Published: Mon, July 09, 2018
Money | By Ralph Mccoy

Oil steadies as drilling increases in tight market

Oil steadies as drilling increases in tight market

London-based Brent Oil Futures for delivery in September were also higher, up 0.47 percent, traded at $77.48 per barrel.

US tariffs on Chinese goods came into effect Friday; China retaliates, duty on USA crude possible. -China trade dispute, most traders agree that yesterday's government report is exerting the most pressure on the market.

On Thursday, the U.S. Energy Administration (EIA) announced that U.S. crude inventories had risen 1.2 million barrels in the week to June 29, to 417.88 million barrels.

As part of a wave of retaliation for Friday's US tariffs, China has threatened a 25 percent duty on imports of USA crude.

However, crude oil is listed as a USA product that will receive an import tariff at an unspecified later date.

The stoppage at the 360,000 barrels per day (bpd) Syncrude facility in Canada has contributed to a sharp reduction in the discount for United States crude versus Brent crude over the past month. This means China would begin buying more oil from the Middle East or West Africa.

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But as is the case with any geopolitical conflict, the smart money always identifies opportunities, and Lee Dal-seok, senior researcher at the Korea Energy Economic Institute pointed out that "If China retaliates with tariffs on US crude, that could improve South Korea's terms of buying USA crude.because the USA would need a market to sell to".

Trump's trade war with China - which like the Iran conflict was predicated on the not entirely inaccurate argument that the USA was getting the short end of the stick with regards to business relations - is another example in which pundits are predicting rough road ahead, despite compelling arguments from minority voices that the dispute will eventually resolve in the Americans' favour.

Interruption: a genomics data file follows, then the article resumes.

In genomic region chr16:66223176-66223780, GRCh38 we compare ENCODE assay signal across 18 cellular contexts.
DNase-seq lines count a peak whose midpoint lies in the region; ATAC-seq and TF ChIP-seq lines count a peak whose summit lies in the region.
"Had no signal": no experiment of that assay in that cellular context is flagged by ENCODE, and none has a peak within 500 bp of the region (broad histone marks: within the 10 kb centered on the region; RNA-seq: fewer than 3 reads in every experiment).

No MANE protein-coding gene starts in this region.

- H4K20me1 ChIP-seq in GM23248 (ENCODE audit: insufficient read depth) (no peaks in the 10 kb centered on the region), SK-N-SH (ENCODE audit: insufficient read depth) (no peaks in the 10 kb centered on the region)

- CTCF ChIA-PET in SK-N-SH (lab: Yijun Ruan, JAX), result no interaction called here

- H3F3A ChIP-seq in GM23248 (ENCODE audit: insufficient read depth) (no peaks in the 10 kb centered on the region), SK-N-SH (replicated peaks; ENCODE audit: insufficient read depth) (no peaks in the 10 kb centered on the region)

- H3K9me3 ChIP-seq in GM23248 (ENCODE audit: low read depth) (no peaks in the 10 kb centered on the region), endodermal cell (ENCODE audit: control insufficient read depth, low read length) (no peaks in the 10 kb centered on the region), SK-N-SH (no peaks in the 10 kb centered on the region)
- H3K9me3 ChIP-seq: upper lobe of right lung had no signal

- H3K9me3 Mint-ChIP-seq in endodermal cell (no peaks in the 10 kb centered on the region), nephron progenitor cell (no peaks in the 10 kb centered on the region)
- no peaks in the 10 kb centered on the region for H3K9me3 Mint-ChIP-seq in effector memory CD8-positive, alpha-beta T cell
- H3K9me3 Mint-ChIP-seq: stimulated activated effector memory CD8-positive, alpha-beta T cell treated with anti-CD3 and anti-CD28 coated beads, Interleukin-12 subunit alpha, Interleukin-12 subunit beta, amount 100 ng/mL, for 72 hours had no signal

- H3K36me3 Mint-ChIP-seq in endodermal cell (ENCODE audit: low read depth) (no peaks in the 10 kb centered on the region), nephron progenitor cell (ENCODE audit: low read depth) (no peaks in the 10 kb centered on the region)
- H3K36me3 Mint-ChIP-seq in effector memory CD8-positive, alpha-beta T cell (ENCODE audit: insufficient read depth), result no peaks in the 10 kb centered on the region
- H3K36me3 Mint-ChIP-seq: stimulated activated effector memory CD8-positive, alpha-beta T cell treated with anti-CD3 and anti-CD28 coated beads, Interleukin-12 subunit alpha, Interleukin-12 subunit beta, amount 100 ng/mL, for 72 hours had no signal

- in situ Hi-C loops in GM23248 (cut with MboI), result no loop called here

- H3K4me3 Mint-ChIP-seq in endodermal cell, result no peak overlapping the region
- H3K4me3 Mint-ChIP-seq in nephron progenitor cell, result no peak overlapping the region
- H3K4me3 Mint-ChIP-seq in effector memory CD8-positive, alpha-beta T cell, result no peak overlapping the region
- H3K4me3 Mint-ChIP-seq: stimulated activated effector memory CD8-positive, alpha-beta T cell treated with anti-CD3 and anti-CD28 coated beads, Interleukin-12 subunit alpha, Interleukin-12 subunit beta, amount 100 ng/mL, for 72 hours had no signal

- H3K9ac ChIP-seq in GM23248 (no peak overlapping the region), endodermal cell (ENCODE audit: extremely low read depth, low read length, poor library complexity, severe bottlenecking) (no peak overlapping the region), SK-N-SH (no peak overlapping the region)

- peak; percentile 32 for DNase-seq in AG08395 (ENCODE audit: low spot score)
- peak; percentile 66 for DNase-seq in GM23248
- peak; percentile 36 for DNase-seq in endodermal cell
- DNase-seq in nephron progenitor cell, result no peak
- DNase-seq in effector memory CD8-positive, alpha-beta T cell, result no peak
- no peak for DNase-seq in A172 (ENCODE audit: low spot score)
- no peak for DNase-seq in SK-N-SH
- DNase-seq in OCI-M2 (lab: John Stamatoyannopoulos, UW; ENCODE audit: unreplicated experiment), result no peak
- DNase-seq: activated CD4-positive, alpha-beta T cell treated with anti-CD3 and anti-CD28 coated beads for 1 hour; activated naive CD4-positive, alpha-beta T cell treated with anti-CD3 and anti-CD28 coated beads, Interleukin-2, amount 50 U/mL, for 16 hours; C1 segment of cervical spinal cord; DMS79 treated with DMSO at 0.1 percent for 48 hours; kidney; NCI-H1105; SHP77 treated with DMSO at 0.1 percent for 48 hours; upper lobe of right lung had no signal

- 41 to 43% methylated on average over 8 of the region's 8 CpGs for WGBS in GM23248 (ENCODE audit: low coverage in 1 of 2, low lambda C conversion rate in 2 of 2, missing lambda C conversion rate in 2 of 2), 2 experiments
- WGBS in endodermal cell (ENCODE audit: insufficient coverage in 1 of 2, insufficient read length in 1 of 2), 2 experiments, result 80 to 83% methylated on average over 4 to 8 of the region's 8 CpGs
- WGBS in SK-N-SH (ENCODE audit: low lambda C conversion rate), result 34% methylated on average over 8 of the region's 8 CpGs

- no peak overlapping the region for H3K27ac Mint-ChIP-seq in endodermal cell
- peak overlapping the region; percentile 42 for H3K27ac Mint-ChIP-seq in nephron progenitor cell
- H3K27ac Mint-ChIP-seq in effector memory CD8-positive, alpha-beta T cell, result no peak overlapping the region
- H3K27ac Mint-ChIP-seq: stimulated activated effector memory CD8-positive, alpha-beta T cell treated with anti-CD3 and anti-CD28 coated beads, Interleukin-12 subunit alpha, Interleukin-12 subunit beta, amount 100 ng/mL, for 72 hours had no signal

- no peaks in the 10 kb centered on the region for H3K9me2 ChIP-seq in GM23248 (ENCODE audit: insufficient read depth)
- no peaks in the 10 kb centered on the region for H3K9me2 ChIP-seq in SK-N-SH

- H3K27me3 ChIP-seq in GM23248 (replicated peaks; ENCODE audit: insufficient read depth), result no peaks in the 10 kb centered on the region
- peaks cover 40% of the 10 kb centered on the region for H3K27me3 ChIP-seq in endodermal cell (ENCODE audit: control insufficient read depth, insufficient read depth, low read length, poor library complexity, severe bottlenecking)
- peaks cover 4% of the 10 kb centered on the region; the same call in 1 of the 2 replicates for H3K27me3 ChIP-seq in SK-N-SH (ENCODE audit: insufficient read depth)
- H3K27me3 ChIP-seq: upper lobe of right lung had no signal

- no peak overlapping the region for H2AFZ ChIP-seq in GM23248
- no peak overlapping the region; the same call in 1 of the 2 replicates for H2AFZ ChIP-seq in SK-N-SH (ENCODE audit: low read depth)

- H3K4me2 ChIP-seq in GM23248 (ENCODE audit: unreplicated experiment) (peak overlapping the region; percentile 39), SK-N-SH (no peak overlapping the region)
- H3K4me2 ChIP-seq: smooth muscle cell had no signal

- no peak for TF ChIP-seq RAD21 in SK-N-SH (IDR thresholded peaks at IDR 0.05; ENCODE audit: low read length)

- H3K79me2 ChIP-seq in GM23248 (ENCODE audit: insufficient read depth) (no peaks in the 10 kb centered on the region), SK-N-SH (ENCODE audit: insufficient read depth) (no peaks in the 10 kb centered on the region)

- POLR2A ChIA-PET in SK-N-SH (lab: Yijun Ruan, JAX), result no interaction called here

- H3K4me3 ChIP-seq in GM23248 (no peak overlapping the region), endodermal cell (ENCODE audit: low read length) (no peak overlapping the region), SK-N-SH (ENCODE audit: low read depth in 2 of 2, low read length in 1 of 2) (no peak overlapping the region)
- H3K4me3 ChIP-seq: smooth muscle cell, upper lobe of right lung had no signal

In other news, potential supply shortages continue to be the hot topic.

Oil prices steadied on Monday as an increase in USA drilling, likely to lead to higher shale production, balanced evidence of tightening supply. By some estimates, about 1.7 to 2 million bpd of crude and condensate would be cut out of markets once the sanctions are implemented. Venezuela is expected to lose another 400,000 bpd by year-end with production going to below 1 million bpd.

The United States says it wants to reduce oil exports from Iran, the world's fifth biggest oil producer, to zero by November, in a move that will oblige other big producers such as Saudi Arabia to pump more. At this time, there may not be enough spare capacity to cover the losses from Venezuela and Libya.

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